In accordance with clause 2.5.1 of the National Electricity Rules (the Rules), a person must not engage in the activities of owning, controlling or operating a transmission network unless that person is registered by the Australian Energy Market Operator (AEMO) as a transmission network service provider (TNSP).

In addition, a number of the state jurisdictions require TNSPs to be licensed (or hold an authorisation) pursuant to the state’s legislative regime for electricity regulation.

The relevant state authorisations typically include:

  • an environmental approval;
  • planning and construction approval; and
  • appropriate land rights, by way of easement, lease or licence granted by landowners over which the transmission network will pass.
Eligibility to obtain transmission services

Who is eligible to obtain transmission services and what requirements must be met to obtain access?

Clause 5.3 of the Rules specifies the process by which a registered participant or proposed registered participant may make a request to establish or modify a connection to a transmission network.

An offer to connect must be fair and reasonable and must be consistent with the safe and reliable operation of the power system in accordance with the Rules.

The TNSP and the connection applicant must negotiate in good faith to reach a connection agreement. In the event of a dispute, Part K of Chapter 6A of the Rules provides for commercial arbitration of that dispute. Technical performance standards apply to generators seeking to connect to the National Electricity Market. TNSPs are required to make decisions according to these standards.

Access

There is no ability for a generator in the National Electricity Market to secure ‘firm’ access rights to the transmission network. Accordingly, generators that are connected to the transmission network face congestion risk. The Australian Energy Market Commission (AEMC) previously developed a proposed optional firm access (OFA) model, pursuant to which generators would be entitled to pay TNSPs for the right to secure ‘firm’ access and be charged by TNSPs in accordance with the costs of providing that access to firm capacity.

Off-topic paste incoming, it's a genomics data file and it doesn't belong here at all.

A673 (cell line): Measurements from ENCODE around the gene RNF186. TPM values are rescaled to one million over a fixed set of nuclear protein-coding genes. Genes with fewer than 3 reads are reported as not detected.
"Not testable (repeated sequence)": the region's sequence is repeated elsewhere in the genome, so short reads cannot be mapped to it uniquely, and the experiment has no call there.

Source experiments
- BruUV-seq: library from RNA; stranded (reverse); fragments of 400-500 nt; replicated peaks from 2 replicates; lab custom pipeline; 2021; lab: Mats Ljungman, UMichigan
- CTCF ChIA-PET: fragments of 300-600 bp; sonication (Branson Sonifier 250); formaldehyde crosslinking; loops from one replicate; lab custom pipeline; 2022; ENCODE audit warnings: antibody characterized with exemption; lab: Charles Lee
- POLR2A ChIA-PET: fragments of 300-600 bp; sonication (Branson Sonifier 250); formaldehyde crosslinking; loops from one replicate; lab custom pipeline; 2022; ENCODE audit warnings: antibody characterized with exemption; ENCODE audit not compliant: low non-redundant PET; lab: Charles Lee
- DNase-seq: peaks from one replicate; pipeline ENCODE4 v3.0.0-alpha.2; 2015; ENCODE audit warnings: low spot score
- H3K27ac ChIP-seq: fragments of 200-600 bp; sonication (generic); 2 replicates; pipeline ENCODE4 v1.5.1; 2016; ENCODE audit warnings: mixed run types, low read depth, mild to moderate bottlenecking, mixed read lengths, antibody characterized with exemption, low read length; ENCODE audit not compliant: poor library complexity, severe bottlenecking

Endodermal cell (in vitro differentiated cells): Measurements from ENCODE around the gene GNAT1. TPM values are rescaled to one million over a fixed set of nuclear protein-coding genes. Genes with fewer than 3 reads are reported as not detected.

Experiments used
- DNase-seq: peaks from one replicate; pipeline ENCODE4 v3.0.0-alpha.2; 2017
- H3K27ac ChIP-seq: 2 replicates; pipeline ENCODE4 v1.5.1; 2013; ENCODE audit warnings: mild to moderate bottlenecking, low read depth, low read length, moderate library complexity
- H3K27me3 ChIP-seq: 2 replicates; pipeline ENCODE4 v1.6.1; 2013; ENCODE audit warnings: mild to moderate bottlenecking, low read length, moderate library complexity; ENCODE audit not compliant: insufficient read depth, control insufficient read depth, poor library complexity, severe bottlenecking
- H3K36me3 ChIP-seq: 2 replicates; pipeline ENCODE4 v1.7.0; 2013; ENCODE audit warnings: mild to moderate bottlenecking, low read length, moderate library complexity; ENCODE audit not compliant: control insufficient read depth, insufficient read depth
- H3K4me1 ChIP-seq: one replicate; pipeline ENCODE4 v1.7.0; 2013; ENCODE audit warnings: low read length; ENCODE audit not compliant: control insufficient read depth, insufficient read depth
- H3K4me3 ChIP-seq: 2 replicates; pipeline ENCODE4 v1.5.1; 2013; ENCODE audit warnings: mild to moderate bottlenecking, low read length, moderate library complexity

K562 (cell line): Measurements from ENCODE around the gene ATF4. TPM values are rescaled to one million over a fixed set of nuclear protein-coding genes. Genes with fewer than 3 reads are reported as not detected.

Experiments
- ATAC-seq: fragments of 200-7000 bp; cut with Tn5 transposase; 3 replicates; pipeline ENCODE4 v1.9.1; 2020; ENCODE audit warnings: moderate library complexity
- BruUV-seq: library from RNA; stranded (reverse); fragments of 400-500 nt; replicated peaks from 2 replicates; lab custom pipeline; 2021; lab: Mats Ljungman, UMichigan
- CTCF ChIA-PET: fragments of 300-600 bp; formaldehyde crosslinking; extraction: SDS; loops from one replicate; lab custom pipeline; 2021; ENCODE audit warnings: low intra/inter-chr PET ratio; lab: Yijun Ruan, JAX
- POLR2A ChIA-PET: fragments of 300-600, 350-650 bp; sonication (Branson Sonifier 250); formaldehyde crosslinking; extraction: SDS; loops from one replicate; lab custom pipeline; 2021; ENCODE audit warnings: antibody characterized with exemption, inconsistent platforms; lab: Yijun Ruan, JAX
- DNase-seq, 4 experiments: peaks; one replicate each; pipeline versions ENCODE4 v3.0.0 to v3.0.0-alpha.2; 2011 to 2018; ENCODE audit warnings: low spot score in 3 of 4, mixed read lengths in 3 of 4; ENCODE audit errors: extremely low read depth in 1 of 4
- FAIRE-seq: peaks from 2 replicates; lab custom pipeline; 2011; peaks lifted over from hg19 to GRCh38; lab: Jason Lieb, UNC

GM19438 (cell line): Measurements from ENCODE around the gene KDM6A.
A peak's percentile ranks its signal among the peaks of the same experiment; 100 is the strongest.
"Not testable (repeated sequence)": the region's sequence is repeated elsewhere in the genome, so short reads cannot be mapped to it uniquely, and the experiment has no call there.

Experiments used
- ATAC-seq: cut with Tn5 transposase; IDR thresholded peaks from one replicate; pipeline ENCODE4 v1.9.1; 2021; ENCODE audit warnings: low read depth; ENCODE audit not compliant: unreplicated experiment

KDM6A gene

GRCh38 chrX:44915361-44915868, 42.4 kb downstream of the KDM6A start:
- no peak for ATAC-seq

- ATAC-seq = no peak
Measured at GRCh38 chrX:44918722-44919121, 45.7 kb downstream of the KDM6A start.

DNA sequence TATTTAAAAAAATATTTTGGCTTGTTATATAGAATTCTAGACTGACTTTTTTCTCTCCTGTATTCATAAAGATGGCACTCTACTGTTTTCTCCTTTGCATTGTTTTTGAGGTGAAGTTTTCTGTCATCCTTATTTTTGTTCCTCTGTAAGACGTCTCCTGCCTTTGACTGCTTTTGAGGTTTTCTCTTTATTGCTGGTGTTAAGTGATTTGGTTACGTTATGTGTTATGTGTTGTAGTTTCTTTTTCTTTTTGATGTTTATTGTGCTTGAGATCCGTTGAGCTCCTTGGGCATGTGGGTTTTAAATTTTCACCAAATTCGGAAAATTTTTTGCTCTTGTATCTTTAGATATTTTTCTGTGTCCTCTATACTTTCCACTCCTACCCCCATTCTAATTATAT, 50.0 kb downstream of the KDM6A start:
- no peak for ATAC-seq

The AEMC’s final report to the Standing Council of Energy and Resources concluded that the implementation of OFA would not contribute to the achievement of the National Electricity Objective, although circumstances may arise in the future where there is a need for significant additional investment where the location and type of investment is uncertain, in which benefits may be derived from an OFA.

On 26 March 2020, the AEMC published an update paper outlining proposed long-term reforms to transmission access arrangements.

Government transmission policy

Are there any government measures to encourage or otherwise require the expansion of the transmission grid?

There are no specific government (eg, tax) incentives offered for expansion or augmentation of transmission networks.

In accordance with the Rules, the Australian Energy Regulator (AER) will only approve forecast capital expenditure where the AER is satisfied that the forecast reasonably reflects, among other things, the efficient costs of meeting demand and maintaining the quality and reliability of services.

Other incentives for TNSPs in the National Electricity Market include an efficiency benefit sharing scheme (EBSS) for operational expenditure, under which the AER determines the manner in which benefits of efficiency gains are shared between network businesses and network users. In accordance with the Rules, the AER has the power to apply an EBSS to capital expenditure for both transmission and distribution network businesses.